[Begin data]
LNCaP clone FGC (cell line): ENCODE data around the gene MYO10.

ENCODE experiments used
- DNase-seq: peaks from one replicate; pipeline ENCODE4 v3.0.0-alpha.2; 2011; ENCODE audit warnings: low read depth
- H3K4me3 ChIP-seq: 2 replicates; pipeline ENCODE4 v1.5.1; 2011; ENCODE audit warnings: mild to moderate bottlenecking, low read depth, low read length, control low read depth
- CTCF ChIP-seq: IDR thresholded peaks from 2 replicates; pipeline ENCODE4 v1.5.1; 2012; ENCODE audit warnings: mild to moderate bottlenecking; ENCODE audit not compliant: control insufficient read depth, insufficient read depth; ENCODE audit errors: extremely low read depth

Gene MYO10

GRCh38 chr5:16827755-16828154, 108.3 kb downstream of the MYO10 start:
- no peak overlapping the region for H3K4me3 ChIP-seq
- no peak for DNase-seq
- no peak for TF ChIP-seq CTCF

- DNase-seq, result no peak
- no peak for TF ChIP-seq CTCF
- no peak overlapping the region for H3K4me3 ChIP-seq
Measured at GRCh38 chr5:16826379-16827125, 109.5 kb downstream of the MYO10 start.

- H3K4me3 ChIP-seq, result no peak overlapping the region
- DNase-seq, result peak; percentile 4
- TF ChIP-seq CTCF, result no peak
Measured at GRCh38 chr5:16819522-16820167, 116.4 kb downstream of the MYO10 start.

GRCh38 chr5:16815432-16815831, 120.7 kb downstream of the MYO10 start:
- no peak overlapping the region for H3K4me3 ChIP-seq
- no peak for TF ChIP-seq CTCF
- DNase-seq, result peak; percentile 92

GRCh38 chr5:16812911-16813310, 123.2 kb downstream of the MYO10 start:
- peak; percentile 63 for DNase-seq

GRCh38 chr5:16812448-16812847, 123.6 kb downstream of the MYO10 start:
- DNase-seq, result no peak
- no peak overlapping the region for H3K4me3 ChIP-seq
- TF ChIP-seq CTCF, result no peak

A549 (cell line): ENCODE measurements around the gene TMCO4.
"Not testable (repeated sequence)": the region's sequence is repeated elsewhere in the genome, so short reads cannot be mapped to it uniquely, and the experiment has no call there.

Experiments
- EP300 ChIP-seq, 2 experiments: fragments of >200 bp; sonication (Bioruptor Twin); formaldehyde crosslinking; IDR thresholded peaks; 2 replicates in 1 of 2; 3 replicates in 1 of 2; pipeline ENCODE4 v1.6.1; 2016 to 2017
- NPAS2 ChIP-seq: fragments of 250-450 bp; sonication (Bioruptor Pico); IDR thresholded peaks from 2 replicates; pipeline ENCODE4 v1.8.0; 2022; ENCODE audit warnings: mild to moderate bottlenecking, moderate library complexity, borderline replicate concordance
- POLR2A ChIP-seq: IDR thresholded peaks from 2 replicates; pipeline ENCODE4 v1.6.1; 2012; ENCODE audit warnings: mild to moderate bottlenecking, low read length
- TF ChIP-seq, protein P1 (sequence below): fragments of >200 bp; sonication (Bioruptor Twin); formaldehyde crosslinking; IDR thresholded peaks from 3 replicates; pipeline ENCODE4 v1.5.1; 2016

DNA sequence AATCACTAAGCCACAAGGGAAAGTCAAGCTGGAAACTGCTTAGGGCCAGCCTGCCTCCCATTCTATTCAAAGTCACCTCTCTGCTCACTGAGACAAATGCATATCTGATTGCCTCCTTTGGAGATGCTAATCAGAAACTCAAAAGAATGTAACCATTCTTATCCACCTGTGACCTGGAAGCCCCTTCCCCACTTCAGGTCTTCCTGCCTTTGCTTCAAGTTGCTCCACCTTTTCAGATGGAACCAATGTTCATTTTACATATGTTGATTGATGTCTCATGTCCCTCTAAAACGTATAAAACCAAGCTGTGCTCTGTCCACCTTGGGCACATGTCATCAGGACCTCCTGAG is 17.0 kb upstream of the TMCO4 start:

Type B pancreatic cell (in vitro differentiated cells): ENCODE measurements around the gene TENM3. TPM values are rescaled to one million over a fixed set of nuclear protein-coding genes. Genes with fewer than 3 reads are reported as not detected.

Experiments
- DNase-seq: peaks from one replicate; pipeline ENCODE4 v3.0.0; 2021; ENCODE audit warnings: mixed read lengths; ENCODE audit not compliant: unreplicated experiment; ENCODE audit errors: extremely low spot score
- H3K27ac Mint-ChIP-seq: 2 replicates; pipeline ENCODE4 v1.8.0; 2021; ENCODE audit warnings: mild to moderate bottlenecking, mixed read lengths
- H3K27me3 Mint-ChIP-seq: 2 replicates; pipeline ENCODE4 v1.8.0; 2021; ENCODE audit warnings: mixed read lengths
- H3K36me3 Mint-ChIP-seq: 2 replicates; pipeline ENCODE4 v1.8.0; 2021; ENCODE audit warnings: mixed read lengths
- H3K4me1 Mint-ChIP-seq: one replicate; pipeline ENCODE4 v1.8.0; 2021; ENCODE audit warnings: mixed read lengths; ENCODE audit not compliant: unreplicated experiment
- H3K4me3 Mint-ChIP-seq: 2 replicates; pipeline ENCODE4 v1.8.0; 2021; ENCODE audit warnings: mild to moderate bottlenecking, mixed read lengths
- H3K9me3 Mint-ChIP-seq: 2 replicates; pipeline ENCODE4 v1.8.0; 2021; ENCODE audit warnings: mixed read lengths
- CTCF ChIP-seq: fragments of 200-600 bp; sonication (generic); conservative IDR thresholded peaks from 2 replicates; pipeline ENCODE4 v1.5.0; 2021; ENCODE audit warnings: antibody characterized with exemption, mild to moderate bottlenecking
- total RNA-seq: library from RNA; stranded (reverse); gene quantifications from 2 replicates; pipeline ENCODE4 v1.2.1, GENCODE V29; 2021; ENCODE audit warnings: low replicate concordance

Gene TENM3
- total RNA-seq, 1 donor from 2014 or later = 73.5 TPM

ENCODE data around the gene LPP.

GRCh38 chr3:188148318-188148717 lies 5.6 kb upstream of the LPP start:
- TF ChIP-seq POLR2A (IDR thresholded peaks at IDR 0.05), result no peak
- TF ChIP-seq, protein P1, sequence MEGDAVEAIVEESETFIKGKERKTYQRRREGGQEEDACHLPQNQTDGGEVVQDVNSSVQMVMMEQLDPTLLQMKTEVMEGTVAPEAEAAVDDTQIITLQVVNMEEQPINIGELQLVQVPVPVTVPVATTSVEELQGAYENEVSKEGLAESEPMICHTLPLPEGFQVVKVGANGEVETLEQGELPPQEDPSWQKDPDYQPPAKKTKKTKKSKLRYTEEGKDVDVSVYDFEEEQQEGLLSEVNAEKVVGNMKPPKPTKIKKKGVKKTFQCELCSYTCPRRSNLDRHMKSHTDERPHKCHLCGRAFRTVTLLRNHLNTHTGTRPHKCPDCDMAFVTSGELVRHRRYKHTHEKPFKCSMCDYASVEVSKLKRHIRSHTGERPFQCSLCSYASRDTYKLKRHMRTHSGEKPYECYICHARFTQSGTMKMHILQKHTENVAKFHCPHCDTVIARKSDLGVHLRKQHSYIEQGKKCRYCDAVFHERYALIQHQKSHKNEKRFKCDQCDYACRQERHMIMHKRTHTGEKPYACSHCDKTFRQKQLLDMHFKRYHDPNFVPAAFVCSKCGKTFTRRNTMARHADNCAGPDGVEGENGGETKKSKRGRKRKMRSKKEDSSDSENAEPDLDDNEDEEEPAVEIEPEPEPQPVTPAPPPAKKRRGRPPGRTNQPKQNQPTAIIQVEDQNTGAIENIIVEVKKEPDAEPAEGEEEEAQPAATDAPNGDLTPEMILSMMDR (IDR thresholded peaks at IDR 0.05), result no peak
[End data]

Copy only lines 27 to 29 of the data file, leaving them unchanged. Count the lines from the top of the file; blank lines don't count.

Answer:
- no peak overlapping the region for H3K4me3 ChIP-seq
- TF ChIP-seq CTCF, result no peak

A549 (cell line): ENCODE measurements around the gene TMCO4.